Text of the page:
There is hope among a younger generation of designers that this bond will yield precocious and audacious offspring, capable of addressing our seismic contemporary tectonics.

“Cranbrook really does feel like a school of thought,” Ms. DeChard said. “It’s this palimpsest of avant-garde design, one on top of the other, throughout history. And Knoll, and Herman Miller and some of these furniture pieces are all part of that legacy.”

As the companies merge and move into their new future, she wants to see a return to this spirit, instead of a retrenchment. “More pushing the envelope,” Ms. DeChard added. “More avant-garde. This is where they started. And now it feels like they’re sort of sticking with the classics, as opposed to the wild experimentation that got them to where they became classic.”

To this end, Mr. Watson is working hard to chart a course into the unknown. “There’s a fantastic illustration from Charles Eames,” he said. “A bubble diagram, some might call it today, that demonstrates that the answer to a problem is locatable when you sketch out all of the constraints. Those might be from supply chain, those might be from war, those might be from lack of labor.” If you map out all the constraints, he said, it shows you the areas left in which to discover resolution.

He feels confident that Herman Miller, and MillerKnoll, will come to the right conclusions about furnishing work spaces in our current and future moments, because they are design-centric operations. This sailing forth while avoiding constraints sounds an awful lot like faith, like evangelizing for design as a means of resolution.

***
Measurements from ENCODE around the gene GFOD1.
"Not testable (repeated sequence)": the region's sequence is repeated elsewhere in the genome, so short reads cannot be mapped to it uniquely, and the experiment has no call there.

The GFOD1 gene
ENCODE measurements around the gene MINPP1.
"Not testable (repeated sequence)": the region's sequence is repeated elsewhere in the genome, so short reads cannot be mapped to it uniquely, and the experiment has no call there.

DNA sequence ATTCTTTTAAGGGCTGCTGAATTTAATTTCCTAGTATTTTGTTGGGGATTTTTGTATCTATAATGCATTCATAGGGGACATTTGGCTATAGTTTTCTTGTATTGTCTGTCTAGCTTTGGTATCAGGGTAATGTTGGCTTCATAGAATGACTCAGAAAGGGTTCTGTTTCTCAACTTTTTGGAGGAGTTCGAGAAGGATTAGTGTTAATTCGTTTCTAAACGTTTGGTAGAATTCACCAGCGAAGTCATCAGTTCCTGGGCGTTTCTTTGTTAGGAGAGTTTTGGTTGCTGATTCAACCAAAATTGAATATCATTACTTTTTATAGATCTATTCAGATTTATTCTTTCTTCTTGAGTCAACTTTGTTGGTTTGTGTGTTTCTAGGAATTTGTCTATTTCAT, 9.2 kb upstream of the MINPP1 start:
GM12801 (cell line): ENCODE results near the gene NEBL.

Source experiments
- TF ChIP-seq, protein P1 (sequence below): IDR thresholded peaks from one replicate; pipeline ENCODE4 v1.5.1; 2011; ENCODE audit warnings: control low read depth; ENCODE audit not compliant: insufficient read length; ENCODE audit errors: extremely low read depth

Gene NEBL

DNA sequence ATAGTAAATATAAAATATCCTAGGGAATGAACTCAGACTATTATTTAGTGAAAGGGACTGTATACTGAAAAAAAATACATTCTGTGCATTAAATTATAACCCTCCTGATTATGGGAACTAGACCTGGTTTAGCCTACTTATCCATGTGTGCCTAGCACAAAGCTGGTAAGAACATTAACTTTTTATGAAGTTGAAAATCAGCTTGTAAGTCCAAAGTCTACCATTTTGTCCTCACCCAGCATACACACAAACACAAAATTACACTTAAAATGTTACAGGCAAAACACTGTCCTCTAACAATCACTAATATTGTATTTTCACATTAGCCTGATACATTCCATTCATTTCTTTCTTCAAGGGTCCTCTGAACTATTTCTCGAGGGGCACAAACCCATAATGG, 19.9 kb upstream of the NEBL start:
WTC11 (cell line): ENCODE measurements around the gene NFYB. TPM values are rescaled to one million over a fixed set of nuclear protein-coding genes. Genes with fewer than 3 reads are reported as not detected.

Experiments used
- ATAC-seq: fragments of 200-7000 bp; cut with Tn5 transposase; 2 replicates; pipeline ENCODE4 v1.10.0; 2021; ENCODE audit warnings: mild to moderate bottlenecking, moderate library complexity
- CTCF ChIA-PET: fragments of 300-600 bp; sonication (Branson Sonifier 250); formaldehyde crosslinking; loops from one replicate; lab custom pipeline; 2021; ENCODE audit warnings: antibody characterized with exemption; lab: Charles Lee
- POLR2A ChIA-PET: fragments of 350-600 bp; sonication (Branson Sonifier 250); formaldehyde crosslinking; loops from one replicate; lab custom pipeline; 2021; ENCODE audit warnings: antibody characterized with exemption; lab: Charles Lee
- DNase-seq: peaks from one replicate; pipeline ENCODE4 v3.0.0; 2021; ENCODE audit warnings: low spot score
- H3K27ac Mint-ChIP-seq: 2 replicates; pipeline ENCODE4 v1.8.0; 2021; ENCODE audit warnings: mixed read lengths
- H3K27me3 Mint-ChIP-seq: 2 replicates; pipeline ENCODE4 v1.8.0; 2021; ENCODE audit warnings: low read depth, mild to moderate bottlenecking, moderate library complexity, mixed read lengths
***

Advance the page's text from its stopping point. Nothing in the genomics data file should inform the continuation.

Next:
“I think every great designer is an optimist,” Mr. Watson said. “Maybe optimist is different than zealot, but maybe they’re awfully close. You’ve got to believe that a better future is possible.”


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Love Letter: A Mysterious Delivery

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After Charlotte Maya lost her husband to suicide, she and her young sons were used to unexpected visitors. But when her doorbell rang one mid-December evening, nobody was there.

Instead, on her doormat was a kit to make a gingerbread house with a note that only said, “On the First Day of Christmas. … ”

In this week’s Modern Love essay, “When a Doorbell’s Ring Means Hope,” Ms. Maya describes how a series of mysterious deliveries buoyed her family during their darkest days.

Join the 7-Day Happiness Challenge.